Broken Sword 5: The Serpent’s Curse

It is hard to deny that the adventure-genre, mainly the point-and-click iteration, was in adire situations in the early 2000’s. Even Cecil himself blamed the new age of 3D and the Playstation for the decline of adventure-games. While I don’t believe these are the sole reasons to their decline, Revolution’s rise ironically happened not just thanks to the Wii and DS remakes of the first Broken Sword, but also Apple. They contacted Revolution, asking them to rerelease Broken Sword: The Shadow of the Templars: Director’s Cut and Broken Sword 2: The Smoking Mirror: Remastered for their devices, leading to also porting the game to phone-devices and PC. This helped Revolution tremendously, as they were commissioned 70% of the revenue rather than the expected 7%.

Thanks to the digital market and with how popular Broken Sword 1 and 2 became, Revolution was once again ready to revive their series. While they started self-funding their next title, they also decided to use Kickstart in order to gain more support. When the team’s Kickstarter-goal was achieved, they were able to go further and make the game more in tone with the adventure-aspect of the first two titles, and focus on more diverse puzzles. I actually backed this project and owned both the episodic titles since they were released, but I have not touched them until this review. I am excited, interested, and pray this is not a Kickstarter-failure.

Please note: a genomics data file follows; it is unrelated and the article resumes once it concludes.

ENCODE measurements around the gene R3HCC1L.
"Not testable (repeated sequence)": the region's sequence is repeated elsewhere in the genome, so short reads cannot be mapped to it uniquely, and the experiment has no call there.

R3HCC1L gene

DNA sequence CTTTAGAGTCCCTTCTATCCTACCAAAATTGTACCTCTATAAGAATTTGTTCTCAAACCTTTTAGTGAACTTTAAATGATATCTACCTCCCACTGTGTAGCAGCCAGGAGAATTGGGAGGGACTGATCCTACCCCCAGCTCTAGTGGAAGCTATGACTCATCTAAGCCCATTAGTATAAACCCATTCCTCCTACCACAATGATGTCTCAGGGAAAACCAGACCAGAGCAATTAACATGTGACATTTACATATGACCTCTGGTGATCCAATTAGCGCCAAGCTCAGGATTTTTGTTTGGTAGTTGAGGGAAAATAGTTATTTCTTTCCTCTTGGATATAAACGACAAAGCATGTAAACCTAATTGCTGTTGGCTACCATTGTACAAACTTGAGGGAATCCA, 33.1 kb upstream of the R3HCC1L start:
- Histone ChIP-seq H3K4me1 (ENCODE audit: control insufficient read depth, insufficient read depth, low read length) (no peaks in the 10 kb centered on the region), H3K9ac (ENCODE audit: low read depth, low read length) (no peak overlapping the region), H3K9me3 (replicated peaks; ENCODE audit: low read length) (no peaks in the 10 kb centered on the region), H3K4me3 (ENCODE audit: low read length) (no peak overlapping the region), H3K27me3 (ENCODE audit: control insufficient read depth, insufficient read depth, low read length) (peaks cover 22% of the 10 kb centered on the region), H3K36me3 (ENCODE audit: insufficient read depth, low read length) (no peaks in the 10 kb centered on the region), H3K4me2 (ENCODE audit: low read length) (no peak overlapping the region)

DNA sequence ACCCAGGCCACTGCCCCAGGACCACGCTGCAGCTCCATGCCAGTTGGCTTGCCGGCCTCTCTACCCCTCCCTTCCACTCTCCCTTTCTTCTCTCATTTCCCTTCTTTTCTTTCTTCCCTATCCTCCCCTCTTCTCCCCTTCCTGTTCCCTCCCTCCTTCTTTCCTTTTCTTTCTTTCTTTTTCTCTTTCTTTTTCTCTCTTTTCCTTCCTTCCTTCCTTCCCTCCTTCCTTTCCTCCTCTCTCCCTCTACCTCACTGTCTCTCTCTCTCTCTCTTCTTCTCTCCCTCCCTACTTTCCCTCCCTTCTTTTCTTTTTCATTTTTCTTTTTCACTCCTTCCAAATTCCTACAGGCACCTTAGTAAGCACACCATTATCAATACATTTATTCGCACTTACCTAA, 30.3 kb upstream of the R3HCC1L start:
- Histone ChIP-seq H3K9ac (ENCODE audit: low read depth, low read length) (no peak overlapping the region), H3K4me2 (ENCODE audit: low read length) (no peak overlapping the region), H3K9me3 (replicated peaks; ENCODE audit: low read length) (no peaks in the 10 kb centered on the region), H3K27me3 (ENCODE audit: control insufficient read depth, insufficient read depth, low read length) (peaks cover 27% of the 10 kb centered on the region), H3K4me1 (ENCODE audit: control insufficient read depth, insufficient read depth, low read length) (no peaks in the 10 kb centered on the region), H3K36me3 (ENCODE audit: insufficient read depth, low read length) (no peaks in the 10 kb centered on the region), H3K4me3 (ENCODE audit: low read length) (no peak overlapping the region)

Revisiting the past’s concept

After opening with two quotes and witnessing an assault on a Spanish family in 1937, we are cut to Paris in present day where an exposition is held, with one of the key-pieces being a painting from the murdered family. Inside we see some familiar faces, including George Stobbart who is now working as an insurance assessor for this gallery and coincidentally met Nico here. Before they can catch up, a robbery takes place with the thief only taking the Spanish painting, as well as firing his gun at one man, killing him. Nico gives chase after the criminal, while George investigates the crime scene.

Broken Sword 5 clearly revisits concepts from the first game, having a painting instead of a manuscript to decipher, dealing with religious symbolism, and the murder taking place in Paris. It starts out slow and well-paced, building up a nice mystery of why this painting is so important, the question on what motivation anyone involved might have, and what dark secrets are held. The lore is also intriguing and while leaning rather heavily on the religious beliefs rather than (the) historical facts, it is quite interesting, dealing with Gnosticism, as well as themes of liberty and order.

Sadly, one of the key problems with the story is how it is paced after the introduction. It all slows down to a halt, and while there is tension due to uncertainty on what is really going on, there is a huge amount of exposition for what the painting deals with. The answers to the mysteries is also revealed just halfway through the game.  Because of the lack of lore-building mystery, it makes the last half uninteresting, to the point where there clearly were some events cut to make this story smaller than what it could have been. There are also areas that would have been interesting to visit that are connected to the mystery, but these are only used as guiding-points on the map for finding the last pieces to solve this case. What also makes this mystery tiresome, are the amount of unnecessary clues. Getting a few for finding your next step or an answer is one thing, but there are so many you have to decipher which tells you what you already knew for the third time.